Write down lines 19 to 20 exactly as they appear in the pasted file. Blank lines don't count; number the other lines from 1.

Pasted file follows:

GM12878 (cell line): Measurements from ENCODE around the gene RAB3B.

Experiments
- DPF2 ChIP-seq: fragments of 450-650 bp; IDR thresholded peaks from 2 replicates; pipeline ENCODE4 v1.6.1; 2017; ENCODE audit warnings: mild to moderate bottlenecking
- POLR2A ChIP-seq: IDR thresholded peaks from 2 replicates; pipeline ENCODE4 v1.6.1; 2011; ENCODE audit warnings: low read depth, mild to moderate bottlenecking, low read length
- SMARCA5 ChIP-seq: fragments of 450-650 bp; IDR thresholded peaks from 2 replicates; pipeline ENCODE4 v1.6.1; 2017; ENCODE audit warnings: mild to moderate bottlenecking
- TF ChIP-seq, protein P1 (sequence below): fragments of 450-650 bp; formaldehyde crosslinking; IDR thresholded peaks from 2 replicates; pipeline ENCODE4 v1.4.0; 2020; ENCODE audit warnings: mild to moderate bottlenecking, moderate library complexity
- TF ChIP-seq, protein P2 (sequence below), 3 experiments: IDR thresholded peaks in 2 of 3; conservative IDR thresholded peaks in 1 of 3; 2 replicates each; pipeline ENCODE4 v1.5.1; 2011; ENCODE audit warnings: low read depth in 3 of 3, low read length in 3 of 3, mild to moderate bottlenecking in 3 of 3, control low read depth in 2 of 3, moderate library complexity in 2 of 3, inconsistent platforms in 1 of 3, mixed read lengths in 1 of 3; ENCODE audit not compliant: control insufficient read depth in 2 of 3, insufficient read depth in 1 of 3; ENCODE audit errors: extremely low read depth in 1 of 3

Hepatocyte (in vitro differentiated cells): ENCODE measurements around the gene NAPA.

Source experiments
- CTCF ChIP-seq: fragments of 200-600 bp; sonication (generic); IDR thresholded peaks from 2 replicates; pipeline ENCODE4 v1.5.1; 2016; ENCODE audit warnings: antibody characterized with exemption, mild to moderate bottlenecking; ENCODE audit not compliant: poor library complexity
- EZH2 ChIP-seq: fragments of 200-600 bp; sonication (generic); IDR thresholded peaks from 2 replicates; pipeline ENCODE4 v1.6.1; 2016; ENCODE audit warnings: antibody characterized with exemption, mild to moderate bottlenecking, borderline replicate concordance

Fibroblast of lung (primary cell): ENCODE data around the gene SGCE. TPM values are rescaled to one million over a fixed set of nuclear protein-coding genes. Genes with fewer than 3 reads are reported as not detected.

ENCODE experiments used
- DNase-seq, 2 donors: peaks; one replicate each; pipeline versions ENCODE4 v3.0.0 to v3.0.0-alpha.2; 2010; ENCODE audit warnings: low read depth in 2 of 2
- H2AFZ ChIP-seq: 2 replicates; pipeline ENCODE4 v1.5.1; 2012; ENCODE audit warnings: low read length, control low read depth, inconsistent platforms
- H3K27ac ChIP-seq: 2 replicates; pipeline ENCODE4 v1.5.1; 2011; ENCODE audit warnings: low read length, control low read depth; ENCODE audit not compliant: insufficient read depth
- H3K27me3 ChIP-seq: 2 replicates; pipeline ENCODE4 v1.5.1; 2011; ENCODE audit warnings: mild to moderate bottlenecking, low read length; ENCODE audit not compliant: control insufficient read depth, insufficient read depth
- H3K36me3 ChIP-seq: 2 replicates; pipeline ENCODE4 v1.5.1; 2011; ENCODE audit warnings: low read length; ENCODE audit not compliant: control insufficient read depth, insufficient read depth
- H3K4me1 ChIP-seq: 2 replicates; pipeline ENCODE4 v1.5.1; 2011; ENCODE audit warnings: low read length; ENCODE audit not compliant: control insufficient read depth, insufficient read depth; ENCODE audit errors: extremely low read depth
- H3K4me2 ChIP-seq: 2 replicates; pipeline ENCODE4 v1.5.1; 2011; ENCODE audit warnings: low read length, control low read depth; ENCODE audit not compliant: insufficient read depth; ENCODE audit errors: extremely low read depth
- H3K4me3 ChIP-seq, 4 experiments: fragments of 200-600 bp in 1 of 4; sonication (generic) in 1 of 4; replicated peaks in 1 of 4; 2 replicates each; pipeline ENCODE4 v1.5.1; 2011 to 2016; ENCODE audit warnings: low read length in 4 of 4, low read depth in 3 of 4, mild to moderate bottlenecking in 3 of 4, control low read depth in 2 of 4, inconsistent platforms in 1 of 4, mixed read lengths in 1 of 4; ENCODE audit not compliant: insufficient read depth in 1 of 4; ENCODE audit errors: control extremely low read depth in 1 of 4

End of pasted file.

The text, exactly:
- H3K4me1 ChIP-seq: 2 replicates; pipeline ENCODE4 v1.5.1; 2011; ENCODE audit warnings: low read length; ENCODE audit not compliant: control insufficient read depth, insufficient read depth; ENCODE audit errors: extremely low read depth
- H3K4me2 ChIP-seq: 2 replicates; pipeline ENCODE4 v1.5.1; 2011; ENCODE audit warnings: low read length, control low read depth; ENCODE audit not compliant: insufficient read depth; ENCODE audit errors: extremely low read depth